Breast Cancer Awareness

We go pink during October!

Be sure to read about our annual breast cancer fundraiser where we support local women going through breast cancer during the month of October!

2018 Fundraiser: Mary Lucas Lacey

If you listen to the morning show Bob & Sheri, you may know that Bob’s wife, Mary recently battled breast cancer.  Mary was able to keep most of her hair due to something called cold capping.  It’s a way for women battling breast cancer to keep their hair during chemo, but unfortunately not all facilities have this treatment option.  100% of our sales from our homemade pink vanilla ice cream during the entire month of October will go directly to help aid women who can not afford this treatment.  Read more about Mary’s story by clicking on this link.


We went PINK for Team Amy Faw in 2015.

Although it’s not currently Breast Cancer Awareness Month, pink vanilla ice cream is back on the menu this week at The Berry Patch.  This time, the proceeds are going toward helping Amy Faw cover expenses as she battles triple-negative breast cancer. She was diagnosed on March 2 and will go to Chapel Hill on Wednesday for her 9th week of treatment.

Faw said hers is a rare form that affects only 10 to 15 percent of breast cancer patients, “So my treatment is a little different than most people.” She said she is starting out with chemotherapy and will be going through surgery later.

Berry Patch owner Lee Berry has been supportive of breast cancer benefits since his aunt was diagnosed. The past two years, his business has donated $750 to the Clara McLean House in Pinehurst with proceeds from selling the colorful confection.

Usually only 50 percent of the profits to toward the charity — but this time, Berry said all the money will go to help Faw.

“She’s been a friend of ours for years,” he said Monday afternoon. “After everybody did so much for Jack years ago, you hate not to give back.”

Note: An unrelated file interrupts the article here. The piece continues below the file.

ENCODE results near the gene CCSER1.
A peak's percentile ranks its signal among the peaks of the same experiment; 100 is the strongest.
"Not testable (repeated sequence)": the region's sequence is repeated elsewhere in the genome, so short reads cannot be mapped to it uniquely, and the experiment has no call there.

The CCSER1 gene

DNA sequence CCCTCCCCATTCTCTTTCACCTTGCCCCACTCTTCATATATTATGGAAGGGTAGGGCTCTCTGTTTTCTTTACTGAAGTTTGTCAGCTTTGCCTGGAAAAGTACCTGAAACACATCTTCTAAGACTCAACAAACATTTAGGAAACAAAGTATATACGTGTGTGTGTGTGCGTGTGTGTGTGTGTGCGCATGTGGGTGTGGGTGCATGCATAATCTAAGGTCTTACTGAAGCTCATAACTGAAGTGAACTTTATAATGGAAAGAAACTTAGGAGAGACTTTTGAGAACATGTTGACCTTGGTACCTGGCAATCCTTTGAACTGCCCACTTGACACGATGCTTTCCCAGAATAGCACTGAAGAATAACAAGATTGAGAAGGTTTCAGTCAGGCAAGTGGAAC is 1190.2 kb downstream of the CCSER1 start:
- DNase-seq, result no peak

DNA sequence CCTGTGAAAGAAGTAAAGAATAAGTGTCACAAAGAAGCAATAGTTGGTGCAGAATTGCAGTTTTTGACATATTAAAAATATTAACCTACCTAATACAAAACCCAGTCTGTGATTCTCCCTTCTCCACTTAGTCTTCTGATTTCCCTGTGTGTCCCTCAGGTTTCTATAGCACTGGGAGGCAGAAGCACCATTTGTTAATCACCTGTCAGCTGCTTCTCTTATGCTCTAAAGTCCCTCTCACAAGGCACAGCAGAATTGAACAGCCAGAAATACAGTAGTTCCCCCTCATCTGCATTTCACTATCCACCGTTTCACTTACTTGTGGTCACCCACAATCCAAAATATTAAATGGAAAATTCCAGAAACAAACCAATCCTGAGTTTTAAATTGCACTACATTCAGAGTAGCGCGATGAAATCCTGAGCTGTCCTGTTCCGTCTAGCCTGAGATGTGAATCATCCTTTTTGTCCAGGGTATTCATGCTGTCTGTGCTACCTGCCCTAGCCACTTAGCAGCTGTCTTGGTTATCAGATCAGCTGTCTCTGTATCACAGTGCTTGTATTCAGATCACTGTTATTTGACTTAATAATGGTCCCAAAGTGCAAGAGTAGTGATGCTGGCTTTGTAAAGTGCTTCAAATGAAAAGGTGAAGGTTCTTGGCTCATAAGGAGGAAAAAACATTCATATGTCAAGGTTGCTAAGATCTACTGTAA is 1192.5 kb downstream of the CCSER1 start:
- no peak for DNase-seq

Jack Berry — Lee and Amy Berry’s middle child — began having seizures at 6 months old and was later diagnosed with Dravet syndrome, a rare form of epilepsy, at age 6.

Berry said he knows just how expensive treatment can be, especially when you add in travel and food expenses — “Just the inconvenience to go through treatment.”

“We made four buckets of ice cream,” he said. “We can make more.”  In addition to the ice cream sales, there is a donation jar set up at the window of the World’s Largest Strawberry.

“The girls agreed to give up their tips for the whole week,” Berry said.                           

Faw, appreciative of the help she’s gained from the community over the past two months, said the latest effort from the Berry’s is “just another example of supportive our little town is.”

“It’s very humbling — I don’t feel that I deserve it,” she said. “I’ve always thought a lot of their family.”

She’s also received support from her church family at Freedom Baptist Church and her husband’s work family at the post office.

Bran Faw is postmaster at the Rockingham location and the workers have been approved to wear “Team Amy” shirts, made by Colleen Parsons.

There is also a benefit motorcycle ride scheduled for June 5 and a soccer tournament in July that will aid the Faws.

While she extends her gratitude to the local outpouring and wants everyone to keep her family in their thoughts and prayers, Faw said she prefers “to be the doer.”

“I would rather be doing something for someone else than other people doing for me,” she said. “It’s times like this you find out how caring people really are.”